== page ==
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Numerical Methods for Fluid-Structure Interaction, and their Application to Flag Flapping

Citation

Goza, Andres J. (2018) Numerical Methods for Fluid-Structure Interaction, and their Application to Flag Flapping. Dissertation (Ph.D.), California Institute of Technology. doi:10.7907/Z95T3HPB. http://resolver.caltech.edu/CaltechTHESIS:10122017-095438989

Abstract

This thesis is divided into two parts. Part I is devoted to the development of numerical techniques for simulating fluid-structure interaction (FSI) systems and for educing important physical mechanisms that drive these systems’ behavior; part II discusses the application of many of these techniques to investigate a specific FSI system.

Within part I, we first describe a procedure for accurately computing the stresses on an immersed surface using the immersed-boundary method. This is a key step to simulating FSI problems, as the surface stresses simultaneously dictate the motion of the structure and enforce the no-slip boundary condition on the fluid. At the same time, accurate stress computations are also important for applications involving rigid bodies that are either stationary or moving with prescribed kinematics (e.g., characterizing the performance of wings and aerodynamic bodies in unsteady flows or understanding and controlling flow separation around bluff bodies). Thus, the method is first formulated for the rigid-body prescribed-kinematics case. The procedure described therein is subsequently incorporated into an immersed boundary method for efficiently simulating FSI problems involving arbitrarily large structural motions and rotations.

While these techniques can be used to perform high-fidelity simulations of FSI systems, the resulting data often involves a range of spatial and temporal scales in both the structure and the fluid and are thus typically difficult to interpret directly. The remainder of part I is therefore devoted to extending tools regularly used for understanding complex flows to FSI systems. We focus in particular on the application of global linear stability analysis and snapshot-based data analysis (such as dynamic mode decomposition and proper orthogonal decomposition) to FSI problems. To our knowledge, these techniques had not been applied to deforming-body problems in a manner that that accounts for both the fluid and structure leading up to this work.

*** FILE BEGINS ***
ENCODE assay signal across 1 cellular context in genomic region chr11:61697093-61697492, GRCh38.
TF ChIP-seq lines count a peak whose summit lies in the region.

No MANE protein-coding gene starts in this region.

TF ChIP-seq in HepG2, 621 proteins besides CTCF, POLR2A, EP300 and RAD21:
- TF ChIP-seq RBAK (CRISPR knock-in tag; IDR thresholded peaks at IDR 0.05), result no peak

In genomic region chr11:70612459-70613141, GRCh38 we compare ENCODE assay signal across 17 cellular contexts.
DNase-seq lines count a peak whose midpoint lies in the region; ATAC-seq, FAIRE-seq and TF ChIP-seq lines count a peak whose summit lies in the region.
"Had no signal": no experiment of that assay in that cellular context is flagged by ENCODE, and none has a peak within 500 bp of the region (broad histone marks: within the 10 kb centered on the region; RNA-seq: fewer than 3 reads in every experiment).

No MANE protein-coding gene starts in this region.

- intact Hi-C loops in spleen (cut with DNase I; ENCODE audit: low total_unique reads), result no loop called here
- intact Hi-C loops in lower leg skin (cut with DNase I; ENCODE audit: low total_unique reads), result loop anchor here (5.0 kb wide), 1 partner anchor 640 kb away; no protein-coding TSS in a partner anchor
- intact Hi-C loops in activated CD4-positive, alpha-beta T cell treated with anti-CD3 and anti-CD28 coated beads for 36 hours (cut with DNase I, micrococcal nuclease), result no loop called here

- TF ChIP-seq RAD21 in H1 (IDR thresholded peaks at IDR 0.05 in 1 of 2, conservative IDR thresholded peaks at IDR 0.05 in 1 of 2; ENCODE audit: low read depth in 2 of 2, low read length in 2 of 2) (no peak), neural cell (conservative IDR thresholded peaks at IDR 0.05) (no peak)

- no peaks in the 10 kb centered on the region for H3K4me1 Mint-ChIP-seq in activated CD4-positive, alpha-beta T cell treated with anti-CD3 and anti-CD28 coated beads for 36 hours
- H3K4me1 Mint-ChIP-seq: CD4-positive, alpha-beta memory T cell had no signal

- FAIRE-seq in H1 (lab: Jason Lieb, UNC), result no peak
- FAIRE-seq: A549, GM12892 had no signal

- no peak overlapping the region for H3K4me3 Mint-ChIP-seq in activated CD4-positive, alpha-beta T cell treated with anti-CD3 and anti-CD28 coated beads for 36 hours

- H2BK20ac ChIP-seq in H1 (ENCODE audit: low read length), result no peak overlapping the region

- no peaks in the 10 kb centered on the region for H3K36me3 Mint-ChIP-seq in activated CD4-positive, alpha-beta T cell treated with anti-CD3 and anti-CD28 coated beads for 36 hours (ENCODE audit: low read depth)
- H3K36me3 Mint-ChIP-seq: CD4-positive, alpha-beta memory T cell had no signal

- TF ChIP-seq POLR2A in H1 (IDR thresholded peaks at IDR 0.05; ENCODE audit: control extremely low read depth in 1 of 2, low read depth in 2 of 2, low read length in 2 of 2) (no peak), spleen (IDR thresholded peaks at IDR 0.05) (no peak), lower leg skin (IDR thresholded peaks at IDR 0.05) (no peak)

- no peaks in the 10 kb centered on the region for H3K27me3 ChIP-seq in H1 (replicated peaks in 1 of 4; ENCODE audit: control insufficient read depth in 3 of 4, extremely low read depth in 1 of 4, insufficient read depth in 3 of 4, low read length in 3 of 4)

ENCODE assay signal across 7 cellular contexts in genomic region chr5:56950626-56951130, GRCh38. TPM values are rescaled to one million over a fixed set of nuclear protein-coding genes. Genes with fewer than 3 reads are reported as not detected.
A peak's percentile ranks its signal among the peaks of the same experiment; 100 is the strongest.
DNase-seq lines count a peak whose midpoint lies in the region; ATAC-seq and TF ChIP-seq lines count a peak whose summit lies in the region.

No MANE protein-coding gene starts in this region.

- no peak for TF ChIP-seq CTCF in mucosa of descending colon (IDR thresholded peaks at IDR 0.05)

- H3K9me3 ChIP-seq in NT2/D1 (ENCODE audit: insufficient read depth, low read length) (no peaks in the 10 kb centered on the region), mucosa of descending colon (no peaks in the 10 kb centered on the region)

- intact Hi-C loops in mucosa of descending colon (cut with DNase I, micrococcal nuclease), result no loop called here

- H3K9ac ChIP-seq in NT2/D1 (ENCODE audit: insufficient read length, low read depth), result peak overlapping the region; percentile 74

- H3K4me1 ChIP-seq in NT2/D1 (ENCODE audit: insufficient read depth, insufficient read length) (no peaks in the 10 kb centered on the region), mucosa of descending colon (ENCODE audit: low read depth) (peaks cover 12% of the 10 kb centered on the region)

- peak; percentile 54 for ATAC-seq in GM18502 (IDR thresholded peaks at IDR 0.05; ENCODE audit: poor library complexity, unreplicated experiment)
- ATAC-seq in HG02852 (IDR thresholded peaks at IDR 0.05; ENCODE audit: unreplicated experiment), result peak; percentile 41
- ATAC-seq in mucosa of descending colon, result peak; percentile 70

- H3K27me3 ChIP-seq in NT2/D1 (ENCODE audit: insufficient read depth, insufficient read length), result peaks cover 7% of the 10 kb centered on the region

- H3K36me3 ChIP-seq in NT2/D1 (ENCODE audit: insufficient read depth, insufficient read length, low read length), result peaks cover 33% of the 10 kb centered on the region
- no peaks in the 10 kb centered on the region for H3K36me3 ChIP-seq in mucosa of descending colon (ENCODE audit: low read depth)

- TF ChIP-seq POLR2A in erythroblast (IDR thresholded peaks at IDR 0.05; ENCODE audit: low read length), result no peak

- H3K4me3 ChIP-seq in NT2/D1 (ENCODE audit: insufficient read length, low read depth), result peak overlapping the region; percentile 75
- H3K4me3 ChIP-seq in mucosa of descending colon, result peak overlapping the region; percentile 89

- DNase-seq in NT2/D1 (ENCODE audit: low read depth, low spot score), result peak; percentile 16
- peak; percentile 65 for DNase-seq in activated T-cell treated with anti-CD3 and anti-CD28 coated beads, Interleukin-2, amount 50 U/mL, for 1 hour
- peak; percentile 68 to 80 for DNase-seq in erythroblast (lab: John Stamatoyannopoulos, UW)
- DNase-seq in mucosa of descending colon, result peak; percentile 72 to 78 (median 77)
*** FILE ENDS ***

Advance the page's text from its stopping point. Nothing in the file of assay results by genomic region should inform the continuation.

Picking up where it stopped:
Throughout part I, our methods are derived in the context of fairly general FSI systems and are validated using results from the literature for flapping flags in both the conventional configuration (in which the flag is pinned or clamped at its leading edge with respect to the oncoming flow) and the inverted configuration (in which the flag is clamped at its trailing edge). In part II, we apply many of the techniques developed in part I to uncover new physical mechanisms about inverted-flag flapping. We identify the instability-driving mechanism responsible for the initiation of flapping and further characterize the large-amplitude and chaotic flapping regimes that the system undergoes for a range of physical parameters.

Item Type:Thesis (Dissertation (Ph.D.))
Subject Keywords:numerical methods, fluid-structure interaction, linear stability analysis, modal decomposition
Degree Grantor:California Institute of Technology
Division:Engineering and Applied Science
Major Option:Mechanical Engineering
Thesis Availability:Public (worldwide access)
Research Advisor(s):
  • Colonius, Timothy E.
Thesis Committee:
  • Blanquart, Guillaume (chair)
  • Sader, John E.
  • Gharib, Morteza
  • Colonius, Timothy E.
Defense Date:5 October 2017
Funders:
Funding AgencyGrant Number
NSF Graduate Research FellowshipDGE‐1144469
AFOSRFA9550-14-1-0328
Bosch Energy Research Network (BERN)07-15-CS13
Record Number:CaltechTHESIS:10122017-095438989
Persistent URL:http://resolver.caltech.edu/CaltechTHESIS:10122017-095438989
DOI:10.7907/Z95T3HPB
Related URLs:
URLURL TypeDescription
https://doi.org/10.1016/j.jcp.2016.06.014Related DocumentPublication for chapter 2
https://doi.org/10.1016/j.jcp.2017.02.027Related DocumentPublication for chapter 3
http://tsfp10.org/TSFP10_program/2/333.pdfRelated DocumentConference paper for chapter 4
Default Usage Policy:No commercial reproduction, distribution, display or performance rights in this work are provided.
ID Code:10509
Collection:CaltechTHESIS
Deposited By: Andres Goza
Deposited On:13 Oct 2017 15:25
Last Modified:23 Oct 2017 22:56

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